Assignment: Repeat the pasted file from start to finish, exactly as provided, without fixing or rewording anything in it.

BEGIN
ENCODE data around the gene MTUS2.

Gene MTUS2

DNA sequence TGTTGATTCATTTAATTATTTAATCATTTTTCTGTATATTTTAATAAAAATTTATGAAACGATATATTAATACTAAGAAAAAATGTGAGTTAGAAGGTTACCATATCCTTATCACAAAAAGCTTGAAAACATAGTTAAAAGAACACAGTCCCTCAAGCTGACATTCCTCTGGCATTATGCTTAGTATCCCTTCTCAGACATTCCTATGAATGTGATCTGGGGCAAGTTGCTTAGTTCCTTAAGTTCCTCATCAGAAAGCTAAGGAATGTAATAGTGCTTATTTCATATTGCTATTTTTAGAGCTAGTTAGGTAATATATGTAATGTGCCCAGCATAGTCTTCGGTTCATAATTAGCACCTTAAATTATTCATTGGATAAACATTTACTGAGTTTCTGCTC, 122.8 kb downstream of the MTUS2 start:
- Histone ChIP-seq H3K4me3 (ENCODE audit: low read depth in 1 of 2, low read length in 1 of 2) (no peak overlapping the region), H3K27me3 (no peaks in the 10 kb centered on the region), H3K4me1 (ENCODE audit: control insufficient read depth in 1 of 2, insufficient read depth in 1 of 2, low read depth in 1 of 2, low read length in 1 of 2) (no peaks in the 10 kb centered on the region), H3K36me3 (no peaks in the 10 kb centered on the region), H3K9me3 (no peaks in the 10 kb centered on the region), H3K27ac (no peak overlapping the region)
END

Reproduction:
ENCODE data around the gene MTUS2.

Gene MTUS2

DNA sequence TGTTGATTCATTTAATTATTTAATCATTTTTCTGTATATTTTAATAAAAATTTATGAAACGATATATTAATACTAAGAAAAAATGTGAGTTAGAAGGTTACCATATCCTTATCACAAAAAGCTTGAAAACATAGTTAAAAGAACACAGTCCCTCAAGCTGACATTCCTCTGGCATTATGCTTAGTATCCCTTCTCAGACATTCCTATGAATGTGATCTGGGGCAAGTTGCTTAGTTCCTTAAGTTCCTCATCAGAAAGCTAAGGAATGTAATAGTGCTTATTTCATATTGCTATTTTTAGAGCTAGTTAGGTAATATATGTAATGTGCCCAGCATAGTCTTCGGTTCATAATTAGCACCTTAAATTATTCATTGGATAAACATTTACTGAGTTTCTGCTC, 122.8 kb downstream of the MTUS2 start:
- Histone ChIP-seq H3K4me3 (ENCODE audit: low read depth in 1 of 2, low read length in 1 of 2) (no peak overlapping the region), H3K27me3 (no peaks in the 10 kb centered on the region), H3K4me1 (ENCODE audit: control insufficient read depth in 1 of 2, insufficient read depth in 1 of 2, low read depth in 1 of 2, low read length in 1 of 2) (no peaks in the 10 kb centered on the region), H3K36me3 (no peaks in the 10 kb centered on the region), H3K9me3 (no peaks in the 10 kb centered on the region), H3K27ac (no peak overlapping the region)